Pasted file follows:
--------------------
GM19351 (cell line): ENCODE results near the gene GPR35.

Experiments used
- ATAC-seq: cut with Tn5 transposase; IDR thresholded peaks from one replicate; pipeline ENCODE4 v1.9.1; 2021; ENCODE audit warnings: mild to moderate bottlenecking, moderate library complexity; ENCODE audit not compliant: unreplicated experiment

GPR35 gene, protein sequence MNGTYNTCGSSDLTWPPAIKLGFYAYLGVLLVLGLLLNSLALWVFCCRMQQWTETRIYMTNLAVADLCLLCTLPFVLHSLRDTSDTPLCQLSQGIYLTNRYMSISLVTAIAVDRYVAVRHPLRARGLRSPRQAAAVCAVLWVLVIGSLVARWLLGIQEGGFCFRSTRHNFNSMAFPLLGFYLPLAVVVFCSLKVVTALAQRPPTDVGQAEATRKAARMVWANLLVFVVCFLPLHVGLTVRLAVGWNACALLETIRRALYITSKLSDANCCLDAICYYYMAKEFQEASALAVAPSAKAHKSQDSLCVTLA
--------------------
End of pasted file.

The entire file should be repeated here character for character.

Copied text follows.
GM19351 (cell line): ENCODE results near the gene GPR35.

Experiments used
- ATAC-seq: cut with Tn5 transposase; IDR thresholded peaks from one replicate; pipeline ENCODE4 v1.9.1; 2021; ENCODE audit warnings: mild to moderate bottlenecking, moderate library complexity; ENCODE audit not compliant: unreplicated experiment

GPR35 gene, protein sequence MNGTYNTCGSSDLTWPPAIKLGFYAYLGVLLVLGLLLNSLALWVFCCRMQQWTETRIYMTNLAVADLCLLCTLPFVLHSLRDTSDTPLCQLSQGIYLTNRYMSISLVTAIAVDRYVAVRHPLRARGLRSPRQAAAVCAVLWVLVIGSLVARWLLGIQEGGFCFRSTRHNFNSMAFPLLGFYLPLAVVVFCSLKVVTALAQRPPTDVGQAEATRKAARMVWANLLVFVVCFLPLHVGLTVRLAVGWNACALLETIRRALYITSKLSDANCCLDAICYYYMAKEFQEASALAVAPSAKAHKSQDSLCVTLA